THAPCA clinical sites obtained IRB approval efficiently. The 20 clinical centers from the two Networks were highly motivated to obtain IRB approval, which occurred as early as 56 days and no longer than 140 days after submission. This compares favorably to other NIH funded trials. For example, the time required to obtain central IRB approval in Phase III clinical trials in the National Cancer Institute’s Cancer Therapy Evaluation Program ranged from 46–230 days (31). Finalizing subcontracts, which often requires more time than IRB approval, occurred quite expeditiously in one to 53 days (Table 1).
Some unanticipated benefits accrued from having a smaller number of sites in the vanguard phase than would have been the case when launching the full trial. The sites expressed satisfaction in receiving more individualized attention during the extensive three-day training session and after trial launch. In addition, the burden on the principal THAPCA investigators to guide each site through its first two randomizations was limited by having fewer sites initially. Once the trial was underway, protocol deviations could be observed more easily and errors corrected more quickly.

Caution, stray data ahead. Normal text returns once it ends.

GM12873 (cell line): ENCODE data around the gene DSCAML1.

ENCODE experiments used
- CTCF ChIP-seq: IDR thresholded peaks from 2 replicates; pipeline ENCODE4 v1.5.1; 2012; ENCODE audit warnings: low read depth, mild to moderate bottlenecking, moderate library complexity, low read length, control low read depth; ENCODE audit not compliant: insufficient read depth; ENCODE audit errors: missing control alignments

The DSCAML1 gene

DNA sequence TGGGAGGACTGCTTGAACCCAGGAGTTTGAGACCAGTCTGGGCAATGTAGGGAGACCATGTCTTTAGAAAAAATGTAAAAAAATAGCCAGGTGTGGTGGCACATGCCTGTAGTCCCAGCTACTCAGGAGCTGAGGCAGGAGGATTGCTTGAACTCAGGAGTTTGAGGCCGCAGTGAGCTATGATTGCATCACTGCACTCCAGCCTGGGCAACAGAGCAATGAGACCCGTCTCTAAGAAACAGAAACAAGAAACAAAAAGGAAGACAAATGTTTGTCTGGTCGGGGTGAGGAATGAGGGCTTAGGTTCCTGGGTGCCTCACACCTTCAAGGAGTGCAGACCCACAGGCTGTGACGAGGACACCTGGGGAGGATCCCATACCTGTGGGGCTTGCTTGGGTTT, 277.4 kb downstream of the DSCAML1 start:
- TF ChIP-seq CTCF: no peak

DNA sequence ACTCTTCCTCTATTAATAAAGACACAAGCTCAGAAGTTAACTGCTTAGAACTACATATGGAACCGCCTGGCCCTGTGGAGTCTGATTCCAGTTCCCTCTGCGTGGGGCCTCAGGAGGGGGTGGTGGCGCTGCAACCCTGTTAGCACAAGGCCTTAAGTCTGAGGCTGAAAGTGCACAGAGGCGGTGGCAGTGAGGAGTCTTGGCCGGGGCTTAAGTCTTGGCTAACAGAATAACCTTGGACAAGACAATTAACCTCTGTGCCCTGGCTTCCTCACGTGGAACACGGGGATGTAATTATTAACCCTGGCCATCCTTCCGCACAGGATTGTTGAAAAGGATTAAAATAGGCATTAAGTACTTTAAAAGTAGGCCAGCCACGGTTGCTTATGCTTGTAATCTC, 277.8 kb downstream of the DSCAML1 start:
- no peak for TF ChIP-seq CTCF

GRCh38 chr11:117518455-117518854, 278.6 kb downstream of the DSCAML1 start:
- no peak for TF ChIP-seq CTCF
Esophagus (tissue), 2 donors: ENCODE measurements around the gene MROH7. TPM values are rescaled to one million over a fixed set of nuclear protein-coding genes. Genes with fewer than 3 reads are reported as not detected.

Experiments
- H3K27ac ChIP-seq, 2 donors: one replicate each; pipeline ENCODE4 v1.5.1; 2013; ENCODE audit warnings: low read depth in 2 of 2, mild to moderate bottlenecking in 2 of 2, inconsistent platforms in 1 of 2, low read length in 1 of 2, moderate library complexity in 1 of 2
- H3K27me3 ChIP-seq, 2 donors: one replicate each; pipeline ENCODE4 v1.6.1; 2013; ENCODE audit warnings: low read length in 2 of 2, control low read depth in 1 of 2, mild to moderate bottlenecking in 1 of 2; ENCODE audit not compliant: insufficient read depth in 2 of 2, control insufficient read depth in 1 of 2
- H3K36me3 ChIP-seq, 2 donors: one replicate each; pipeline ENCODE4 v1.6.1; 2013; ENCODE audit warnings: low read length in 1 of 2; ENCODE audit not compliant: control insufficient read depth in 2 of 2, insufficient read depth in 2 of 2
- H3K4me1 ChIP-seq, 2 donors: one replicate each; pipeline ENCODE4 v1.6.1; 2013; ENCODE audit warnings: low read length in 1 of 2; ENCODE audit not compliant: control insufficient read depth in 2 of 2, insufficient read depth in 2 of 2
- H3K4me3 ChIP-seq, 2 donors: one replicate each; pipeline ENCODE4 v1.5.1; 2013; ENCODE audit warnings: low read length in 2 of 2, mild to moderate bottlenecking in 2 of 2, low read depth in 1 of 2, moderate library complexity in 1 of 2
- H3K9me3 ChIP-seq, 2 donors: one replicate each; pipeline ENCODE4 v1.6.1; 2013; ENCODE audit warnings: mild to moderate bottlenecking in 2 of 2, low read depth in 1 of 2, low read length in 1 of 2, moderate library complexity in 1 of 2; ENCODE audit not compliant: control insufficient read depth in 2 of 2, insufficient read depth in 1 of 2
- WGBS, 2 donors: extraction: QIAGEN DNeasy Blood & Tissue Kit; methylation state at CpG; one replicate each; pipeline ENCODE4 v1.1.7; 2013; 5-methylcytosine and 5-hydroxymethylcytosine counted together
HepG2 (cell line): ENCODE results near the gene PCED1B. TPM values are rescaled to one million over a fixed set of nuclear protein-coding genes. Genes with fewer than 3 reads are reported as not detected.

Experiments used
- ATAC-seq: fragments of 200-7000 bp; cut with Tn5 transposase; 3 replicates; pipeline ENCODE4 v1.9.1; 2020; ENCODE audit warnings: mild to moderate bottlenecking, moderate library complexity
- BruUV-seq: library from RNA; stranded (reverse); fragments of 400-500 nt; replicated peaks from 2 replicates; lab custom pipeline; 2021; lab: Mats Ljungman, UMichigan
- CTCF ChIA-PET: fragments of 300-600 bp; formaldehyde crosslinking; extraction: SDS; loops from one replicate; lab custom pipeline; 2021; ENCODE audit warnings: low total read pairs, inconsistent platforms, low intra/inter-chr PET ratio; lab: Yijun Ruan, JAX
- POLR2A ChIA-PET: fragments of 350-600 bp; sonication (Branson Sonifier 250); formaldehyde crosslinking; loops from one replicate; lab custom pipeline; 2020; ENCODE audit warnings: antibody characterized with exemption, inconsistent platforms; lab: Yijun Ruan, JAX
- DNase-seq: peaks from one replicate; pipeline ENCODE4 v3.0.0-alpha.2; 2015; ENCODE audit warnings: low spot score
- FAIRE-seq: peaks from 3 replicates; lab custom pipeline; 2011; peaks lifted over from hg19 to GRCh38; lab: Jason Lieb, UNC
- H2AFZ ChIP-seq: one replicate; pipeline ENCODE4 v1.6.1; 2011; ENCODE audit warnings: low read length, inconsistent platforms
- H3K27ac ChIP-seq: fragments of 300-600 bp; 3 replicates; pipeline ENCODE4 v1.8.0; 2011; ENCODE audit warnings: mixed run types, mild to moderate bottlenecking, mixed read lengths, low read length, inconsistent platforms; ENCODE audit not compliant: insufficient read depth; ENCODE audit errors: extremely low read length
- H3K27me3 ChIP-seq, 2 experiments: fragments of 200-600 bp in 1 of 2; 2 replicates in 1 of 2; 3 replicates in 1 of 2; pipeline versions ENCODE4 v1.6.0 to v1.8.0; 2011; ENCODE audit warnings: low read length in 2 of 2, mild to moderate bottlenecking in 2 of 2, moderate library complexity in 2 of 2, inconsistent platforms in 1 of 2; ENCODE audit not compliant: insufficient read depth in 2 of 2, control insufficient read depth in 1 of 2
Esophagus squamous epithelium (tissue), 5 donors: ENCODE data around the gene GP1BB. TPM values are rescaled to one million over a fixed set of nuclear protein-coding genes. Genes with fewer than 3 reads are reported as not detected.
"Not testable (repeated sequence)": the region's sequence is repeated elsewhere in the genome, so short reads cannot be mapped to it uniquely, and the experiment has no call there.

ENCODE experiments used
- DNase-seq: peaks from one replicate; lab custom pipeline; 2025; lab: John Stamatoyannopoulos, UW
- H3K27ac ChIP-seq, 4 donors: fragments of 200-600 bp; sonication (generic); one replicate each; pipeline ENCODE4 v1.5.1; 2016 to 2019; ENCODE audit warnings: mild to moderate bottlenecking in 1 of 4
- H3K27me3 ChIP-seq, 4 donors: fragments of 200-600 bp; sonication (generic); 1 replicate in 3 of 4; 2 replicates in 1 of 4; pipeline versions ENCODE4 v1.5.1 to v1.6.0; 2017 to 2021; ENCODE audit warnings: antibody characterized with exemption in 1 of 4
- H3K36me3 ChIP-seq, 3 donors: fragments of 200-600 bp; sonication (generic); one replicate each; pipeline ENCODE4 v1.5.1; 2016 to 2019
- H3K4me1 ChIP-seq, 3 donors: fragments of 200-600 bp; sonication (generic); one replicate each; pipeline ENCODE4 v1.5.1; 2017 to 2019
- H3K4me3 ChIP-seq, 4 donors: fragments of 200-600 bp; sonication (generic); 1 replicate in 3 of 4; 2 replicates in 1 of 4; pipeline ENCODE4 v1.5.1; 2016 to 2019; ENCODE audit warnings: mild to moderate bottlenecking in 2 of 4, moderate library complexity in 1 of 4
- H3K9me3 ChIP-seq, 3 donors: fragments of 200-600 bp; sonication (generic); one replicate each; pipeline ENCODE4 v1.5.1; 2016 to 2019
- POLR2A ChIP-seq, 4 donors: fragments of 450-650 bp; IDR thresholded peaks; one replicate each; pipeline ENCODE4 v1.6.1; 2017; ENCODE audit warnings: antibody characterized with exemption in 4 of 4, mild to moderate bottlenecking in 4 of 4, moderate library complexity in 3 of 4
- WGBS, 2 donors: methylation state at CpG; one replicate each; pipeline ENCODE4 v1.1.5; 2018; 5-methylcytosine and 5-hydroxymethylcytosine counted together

The vanguard recruitment period confirmed that the clinical sites could consent and randomize subjects within the required six-hour window. This was considered to be a challenge particularly for children whose parents may be delayed in getting to the hospital or in such emotional distress as to render informed consent difficult. Informed consent requires parents to distill complex information about their child’s medical condition, the prognosis and treatment plan as well as the details of the proposed research. In THAPCA, this was complicated by the unexpectedness of the cardiac arrest event and parents being approached by a member of the research team, an individual the family had likely never met, in the turbulent environment of an emergency room or critical care unit.(32–34)
A primary objective of the vanguard was to demonstrate that the THAPCA protocol could be implemented safely. The investigators adopted a strategy for reporting adverse events based on the “sentinel event” approach taken by the Pediatric Heart Network’s Single Ventricle Reconstruction Trial investigators (35). The system relies on closely monitoring a small number of clinically relevant, serious events thereby limiting the volume of data (or noise) to be managed. The DSMB met regularly during the vanguard phase, reviewed blinded study and safety data and found that subjects with the most serious events were being properly identified and monitored. The vanguard period confirmed that this reporting approach allowed the medical monitor, the DSMB Chair and NHLBI staff to focus attention on the most important events without sacrificing subject safety.